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  • 15 Hide
    erunion , June 8, 2012 2:25 PM
    So the industry-government agreement called "Do Not Track" is designed to protect tracking. Surprise!
  • 13 Hide
    eddieroolz , June 8, 2012 2:51 PM
    So now the industry moves to kill off an excellent initiative by Microsoft. Shame.
Other Comments
  • 2 Hide
    victorious 3930k , June 8, 2012 2:16 PM
    Mozilla? I trusted you :( 
  • 0 Hide
    dextermat , June 8, 2012 2:16 PM
    Off course not: We know by then that IE goal is not to protect user against virus infection + user privacy.

    Those feature are completely useless (I'm being Ironic of course)
  • 15 Hide
    erunion , June 8, 2012 2:25 PM
    So the industry-government agreement called "Do Not Track" is designed to protect tracking. Surprise!
  • 2 Hide
    DRosencraft , June 8, 2012 2:51 PM
    Not an ideal situation, but I can live with that. Just set it to not track on first config and don't worry about it again. I prefer IE10's default action, but this isn't a horrible compromise. Better than what they apparently wanted (allowing tracking by default).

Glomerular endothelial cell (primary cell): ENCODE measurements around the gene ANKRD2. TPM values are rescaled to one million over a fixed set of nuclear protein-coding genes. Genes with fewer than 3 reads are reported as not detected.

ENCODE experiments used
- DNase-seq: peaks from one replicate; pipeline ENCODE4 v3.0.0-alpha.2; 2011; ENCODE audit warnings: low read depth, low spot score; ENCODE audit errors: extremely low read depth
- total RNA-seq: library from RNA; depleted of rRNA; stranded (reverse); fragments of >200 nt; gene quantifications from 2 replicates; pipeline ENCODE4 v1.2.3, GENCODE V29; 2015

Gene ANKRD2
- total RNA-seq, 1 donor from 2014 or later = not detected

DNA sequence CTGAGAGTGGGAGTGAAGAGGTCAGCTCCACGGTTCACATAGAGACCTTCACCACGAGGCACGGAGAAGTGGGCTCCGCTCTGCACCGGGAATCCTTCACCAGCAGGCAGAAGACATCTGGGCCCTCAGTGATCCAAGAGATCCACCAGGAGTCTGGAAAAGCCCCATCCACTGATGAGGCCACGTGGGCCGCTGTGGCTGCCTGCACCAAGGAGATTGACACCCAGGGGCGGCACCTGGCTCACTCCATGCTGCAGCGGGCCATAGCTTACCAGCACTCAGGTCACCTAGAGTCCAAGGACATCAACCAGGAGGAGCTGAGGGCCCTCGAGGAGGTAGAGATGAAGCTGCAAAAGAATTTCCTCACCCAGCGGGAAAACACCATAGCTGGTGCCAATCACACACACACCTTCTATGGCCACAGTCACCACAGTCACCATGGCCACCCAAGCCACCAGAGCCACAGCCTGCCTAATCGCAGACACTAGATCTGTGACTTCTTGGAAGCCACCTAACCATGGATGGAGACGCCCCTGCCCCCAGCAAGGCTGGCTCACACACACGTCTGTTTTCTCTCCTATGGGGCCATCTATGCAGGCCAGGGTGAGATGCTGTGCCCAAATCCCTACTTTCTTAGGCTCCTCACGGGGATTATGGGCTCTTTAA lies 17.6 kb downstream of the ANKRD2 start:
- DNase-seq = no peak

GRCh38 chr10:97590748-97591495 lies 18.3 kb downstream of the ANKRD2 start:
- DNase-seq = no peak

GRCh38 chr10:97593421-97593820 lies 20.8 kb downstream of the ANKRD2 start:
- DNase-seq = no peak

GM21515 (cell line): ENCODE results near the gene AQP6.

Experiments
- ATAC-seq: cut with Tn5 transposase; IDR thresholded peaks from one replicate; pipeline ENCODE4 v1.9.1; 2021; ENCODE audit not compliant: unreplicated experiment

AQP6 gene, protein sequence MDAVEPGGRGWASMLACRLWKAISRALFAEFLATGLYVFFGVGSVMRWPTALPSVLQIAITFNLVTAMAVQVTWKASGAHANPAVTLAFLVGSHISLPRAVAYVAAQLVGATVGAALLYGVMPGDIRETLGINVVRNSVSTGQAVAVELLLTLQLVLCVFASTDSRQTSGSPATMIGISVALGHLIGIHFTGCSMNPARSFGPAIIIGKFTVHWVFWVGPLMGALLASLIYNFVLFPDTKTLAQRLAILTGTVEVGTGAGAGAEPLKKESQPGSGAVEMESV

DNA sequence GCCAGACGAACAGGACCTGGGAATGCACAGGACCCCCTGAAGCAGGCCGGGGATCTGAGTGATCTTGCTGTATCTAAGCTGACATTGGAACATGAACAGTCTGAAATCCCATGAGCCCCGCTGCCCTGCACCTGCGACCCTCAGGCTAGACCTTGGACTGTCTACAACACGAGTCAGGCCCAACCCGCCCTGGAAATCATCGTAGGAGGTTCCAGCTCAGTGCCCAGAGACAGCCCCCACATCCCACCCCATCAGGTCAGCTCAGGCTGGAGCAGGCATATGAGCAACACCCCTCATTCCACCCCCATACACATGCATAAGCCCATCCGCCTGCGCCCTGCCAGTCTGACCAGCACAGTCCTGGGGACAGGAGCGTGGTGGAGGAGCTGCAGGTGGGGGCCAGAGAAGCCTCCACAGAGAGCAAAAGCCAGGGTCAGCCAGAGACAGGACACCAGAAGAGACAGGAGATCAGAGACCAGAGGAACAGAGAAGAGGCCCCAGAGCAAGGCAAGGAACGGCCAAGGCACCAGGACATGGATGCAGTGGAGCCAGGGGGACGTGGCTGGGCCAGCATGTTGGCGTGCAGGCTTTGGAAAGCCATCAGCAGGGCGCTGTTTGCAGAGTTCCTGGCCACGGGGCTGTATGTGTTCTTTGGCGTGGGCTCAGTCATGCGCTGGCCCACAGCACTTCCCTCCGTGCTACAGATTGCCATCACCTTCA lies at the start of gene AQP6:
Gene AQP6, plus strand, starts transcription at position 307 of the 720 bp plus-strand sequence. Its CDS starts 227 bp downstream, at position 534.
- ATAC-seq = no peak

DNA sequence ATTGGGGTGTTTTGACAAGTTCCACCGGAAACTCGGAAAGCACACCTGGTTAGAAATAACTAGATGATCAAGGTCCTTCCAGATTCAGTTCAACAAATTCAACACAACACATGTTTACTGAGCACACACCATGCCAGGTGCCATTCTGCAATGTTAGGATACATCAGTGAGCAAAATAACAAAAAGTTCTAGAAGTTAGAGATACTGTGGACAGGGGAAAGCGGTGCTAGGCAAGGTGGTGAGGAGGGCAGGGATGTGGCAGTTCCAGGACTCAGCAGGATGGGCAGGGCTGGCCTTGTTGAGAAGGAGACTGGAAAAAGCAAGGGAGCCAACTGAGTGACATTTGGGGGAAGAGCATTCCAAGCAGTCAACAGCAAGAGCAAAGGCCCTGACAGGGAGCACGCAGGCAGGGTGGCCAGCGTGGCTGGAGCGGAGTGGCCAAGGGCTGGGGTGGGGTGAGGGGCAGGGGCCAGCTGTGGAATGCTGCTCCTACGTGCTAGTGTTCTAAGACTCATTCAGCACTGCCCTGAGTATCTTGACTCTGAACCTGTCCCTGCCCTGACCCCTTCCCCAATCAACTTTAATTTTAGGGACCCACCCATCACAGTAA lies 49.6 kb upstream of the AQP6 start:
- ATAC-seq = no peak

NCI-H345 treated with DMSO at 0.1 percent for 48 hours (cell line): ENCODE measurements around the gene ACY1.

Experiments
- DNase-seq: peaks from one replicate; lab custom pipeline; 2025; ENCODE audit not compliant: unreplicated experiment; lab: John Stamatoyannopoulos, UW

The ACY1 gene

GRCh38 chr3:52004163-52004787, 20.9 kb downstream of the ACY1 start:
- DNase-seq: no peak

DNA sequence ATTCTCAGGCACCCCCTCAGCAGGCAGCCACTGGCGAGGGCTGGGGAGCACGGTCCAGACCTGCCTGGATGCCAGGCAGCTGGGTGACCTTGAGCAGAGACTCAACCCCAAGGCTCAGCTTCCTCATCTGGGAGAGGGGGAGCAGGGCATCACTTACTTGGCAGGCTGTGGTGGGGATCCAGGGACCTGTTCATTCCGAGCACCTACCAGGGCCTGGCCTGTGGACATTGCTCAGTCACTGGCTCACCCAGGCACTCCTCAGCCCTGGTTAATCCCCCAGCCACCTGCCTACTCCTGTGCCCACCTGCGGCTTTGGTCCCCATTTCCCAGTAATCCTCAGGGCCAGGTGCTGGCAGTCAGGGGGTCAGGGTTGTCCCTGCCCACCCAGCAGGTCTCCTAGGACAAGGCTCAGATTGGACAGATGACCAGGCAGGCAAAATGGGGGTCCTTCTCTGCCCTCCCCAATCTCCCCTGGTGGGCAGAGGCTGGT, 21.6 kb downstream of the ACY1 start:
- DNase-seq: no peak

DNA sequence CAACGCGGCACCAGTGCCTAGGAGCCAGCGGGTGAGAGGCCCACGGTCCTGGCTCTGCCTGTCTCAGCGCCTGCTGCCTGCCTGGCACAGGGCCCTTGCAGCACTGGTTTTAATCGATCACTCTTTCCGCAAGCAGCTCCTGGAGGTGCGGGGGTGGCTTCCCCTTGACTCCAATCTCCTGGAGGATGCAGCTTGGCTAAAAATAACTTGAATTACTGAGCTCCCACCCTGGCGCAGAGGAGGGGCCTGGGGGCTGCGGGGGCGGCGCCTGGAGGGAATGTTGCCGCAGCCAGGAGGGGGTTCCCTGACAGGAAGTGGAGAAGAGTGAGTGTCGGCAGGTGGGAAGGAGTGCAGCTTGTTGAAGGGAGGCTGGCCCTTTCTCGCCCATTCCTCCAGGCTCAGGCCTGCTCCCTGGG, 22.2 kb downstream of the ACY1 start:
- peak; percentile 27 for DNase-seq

• 13 Hide
    eddieroolz , June 8, 2012 2:51 PM
    So now the industry moves to kill off an excellent initiative by Microsoft. Shame.
  • -6 Hide
    hardcore_gamer , June 8, 2012 3:08 PM
    victorious 3930kMozilla? I trusted you


    What's wrong with that ? It's still better than IE.
  • 5 Hide
    ddpruitt , June 8, 2012 3:16 PM
    You really think a DNT option will make a difference?
    Look at what Google was doing on the IPhone
  • 2 Hide
    wiyosaya , June 8, 2012 3:21 PM
    Of course the ad industry does not like this, but this is just a recommendation that it be turned on with explicit consumer opt-in. I suspect that there are fewer people who would not want it turned on than there are that would want it turned on.

    So, if M$ is serious about this, they will leave it on and give you the chance to turn it off on installation rather than the other way around. This still absolutely consistent with this wording -